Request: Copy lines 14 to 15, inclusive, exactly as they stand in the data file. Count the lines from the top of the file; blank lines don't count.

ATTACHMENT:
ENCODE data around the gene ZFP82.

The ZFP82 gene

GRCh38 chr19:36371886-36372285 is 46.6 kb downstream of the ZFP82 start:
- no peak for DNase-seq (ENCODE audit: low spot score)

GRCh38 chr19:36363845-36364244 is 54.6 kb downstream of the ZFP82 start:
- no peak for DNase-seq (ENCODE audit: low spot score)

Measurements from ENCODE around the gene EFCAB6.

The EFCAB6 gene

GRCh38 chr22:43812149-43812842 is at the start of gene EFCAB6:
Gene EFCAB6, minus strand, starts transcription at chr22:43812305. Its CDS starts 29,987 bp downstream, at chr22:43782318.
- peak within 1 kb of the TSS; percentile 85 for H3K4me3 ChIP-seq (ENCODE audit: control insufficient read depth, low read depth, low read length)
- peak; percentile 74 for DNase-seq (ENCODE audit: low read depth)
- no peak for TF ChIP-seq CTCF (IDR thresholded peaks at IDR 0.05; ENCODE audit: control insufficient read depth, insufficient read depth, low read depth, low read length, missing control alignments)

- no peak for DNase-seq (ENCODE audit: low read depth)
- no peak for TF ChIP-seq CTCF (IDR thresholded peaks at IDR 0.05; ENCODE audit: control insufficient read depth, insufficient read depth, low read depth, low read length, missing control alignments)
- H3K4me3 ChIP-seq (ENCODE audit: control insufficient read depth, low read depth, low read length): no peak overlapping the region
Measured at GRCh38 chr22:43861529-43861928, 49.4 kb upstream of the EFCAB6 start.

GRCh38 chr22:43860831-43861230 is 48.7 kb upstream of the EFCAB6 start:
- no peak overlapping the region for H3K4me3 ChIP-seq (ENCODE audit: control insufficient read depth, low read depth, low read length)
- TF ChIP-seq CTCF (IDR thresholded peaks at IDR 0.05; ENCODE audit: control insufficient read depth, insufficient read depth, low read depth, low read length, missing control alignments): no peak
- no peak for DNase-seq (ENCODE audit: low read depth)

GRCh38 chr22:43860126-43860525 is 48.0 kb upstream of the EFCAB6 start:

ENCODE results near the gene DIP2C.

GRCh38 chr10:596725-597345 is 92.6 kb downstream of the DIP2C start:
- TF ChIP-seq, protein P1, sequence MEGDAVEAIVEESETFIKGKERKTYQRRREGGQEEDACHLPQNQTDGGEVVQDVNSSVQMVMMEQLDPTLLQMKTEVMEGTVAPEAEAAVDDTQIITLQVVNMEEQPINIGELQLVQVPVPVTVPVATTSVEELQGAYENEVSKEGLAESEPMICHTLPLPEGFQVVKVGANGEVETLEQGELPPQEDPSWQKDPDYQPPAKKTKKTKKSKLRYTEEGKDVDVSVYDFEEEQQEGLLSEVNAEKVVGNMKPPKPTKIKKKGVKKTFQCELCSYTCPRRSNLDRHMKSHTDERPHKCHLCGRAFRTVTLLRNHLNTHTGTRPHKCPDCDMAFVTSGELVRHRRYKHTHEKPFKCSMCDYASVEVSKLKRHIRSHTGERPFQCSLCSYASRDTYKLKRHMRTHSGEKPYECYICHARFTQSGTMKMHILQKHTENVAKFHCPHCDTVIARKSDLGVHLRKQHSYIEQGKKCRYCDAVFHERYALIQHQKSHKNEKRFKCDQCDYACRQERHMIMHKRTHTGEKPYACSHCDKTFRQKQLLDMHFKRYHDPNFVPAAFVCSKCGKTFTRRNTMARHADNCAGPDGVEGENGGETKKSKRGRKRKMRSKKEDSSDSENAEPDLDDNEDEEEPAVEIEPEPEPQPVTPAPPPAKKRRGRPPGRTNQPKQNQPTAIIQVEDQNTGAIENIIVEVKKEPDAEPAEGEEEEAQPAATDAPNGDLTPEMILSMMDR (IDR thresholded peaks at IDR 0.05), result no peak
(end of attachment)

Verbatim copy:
- no peak for DNase-seq (ENCODE audit: low read depth)
- no peak for TF ChIP-seq CTCF (IDR thresholded peaks at IDR 0.05; ENCODE audit: control insufficient read depth, insufficient read depth, low read depth, low read length, missing control alignments)